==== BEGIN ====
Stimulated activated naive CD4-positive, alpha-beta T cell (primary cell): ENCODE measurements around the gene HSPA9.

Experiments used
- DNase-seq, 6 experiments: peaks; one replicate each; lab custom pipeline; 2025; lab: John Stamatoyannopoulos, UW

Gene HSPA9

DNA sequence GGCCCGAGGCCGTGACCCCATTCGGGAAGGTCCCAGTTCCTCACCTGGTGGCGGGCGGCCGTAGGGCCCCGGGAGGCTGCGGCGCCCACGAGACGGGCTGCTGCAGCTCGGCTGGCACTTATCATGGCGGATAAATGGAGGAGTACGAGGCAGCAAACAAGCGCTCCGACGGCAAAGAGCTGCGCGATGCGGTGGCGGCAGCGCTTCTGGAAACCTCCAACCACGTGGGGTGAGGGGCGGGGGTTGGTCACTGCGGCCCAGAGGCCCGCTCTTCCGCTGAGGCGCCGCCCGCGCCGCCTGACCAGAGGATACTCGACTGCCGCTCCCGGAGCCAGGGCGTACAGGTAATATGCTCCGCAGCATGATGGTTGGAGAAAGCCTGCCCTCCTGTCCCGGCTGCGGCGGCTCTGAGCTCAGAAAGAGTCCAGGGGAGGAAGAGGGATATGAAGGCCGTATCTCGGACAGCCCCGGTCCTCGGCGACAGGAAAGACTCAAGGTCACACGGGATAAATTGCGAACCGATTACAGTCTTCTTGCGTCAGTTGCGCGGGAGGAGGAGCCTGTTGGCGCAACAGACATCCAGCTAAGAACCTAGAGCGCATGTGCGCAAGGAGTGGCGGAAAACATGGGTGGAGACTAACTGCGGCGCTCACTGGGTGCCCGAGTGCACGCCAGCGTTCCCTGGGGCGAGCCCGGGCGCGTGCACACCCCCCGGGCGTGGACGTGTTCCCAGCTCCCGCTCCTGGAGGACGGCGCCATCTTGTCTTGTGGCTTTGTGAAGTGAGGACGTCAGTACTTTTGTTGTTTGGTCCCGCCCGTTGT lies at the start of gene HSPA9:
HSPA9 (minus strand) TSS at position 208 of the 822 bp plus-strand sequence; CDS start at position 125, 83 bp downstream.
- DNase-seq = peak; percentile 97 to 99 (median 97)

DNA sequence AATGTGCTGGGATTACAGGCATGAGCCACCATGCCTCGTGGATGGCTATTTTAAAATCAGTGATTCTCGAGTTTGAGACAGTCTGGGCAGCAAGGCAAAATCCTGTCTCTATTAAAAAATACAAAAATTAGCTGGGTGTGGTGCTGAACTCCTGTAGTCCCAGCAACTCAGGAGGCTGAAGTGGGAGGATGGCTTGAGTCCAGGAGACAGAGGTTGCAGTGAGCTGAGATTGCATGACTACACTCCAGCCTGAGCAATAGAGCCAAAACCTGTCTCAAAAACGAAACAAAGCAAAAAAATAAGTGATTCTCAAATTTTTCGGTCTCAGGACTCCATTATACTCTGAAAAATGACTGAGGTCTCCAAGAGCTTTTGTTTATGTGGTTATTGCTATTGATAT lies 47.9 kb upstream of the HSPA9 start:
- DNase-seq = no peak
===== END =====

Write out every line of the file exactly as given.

Stimulated activated naive CD4-positive, alpha-beta T cell (primary cell): ENCODE measurements around the gene HSPA9.

Experiments used
- DNase-seq, 6 experiments: peaks; one replicate each; lab custom pipeline; 2025; lab: John Stamatoyannopoulos, UW

Gene HSPA9

DNA sequence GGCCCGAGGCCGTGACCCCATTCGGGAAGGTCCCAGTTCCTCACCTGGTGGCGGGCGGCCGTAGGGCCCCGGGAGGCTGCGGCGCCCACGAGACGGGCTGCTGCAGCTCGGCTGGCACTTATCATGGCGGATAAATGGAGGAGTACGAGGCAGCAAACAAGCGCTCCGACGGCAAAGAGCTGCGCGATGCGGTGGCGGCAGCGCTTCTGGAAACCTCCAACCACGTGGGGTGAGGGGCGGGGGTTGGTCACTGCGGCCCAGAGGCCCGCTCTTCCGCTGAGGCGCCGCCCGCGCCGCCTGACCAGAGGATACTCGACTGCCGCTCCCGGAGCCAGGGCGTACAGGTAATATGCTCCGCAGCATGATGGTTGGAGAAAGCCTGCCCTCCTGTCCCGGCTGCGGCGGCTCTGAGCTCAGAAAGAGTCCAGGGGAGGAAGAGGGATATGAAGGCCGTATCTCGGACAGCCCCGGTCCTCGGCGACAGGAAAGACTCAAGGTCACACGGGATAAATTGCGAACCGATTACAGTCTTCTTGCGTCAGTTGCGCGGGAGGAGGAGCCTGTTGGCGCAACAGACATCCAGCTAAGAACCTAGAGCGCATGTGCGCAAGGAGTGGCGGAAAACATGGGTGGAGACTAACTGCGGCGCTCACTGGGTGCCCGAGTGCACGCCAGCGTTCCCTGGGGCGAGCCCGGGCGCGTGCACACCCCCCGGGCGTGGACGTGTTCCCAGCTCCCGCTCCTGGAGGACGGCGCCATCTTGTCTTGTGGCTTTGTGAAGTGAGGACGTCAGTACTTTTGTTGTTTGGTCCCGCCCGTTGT lies at the start of gene HSPA9:
HSPA9 (minus strand) TSS at position 208 of the 822 bp plus-strand sequence; CDS start at position 125, 83 bp downstream.
- DNase-seq = peak; percentile 97 to 99 (median 97)

DNA sequence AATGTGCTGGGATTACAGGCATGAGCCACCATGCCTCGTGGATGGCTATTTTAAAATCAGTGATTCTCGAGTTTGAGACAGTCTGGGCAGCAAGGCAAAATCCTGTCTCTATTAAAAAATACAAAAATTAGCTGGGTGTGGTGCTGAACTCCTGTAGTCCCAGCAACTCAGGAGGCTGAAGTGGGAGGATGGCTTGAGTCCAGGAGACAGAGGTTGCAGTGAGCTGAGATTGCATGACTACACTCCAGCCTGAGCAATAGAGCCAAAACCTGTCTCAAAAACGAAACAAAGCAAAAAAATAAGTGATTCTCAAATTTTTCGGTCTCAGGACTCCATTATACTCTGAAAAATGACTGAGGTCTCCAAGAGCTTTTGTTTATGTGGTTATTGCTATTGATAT lies 47.9 kb upstream of the HSPA9 start:
- DNase-seq = no peak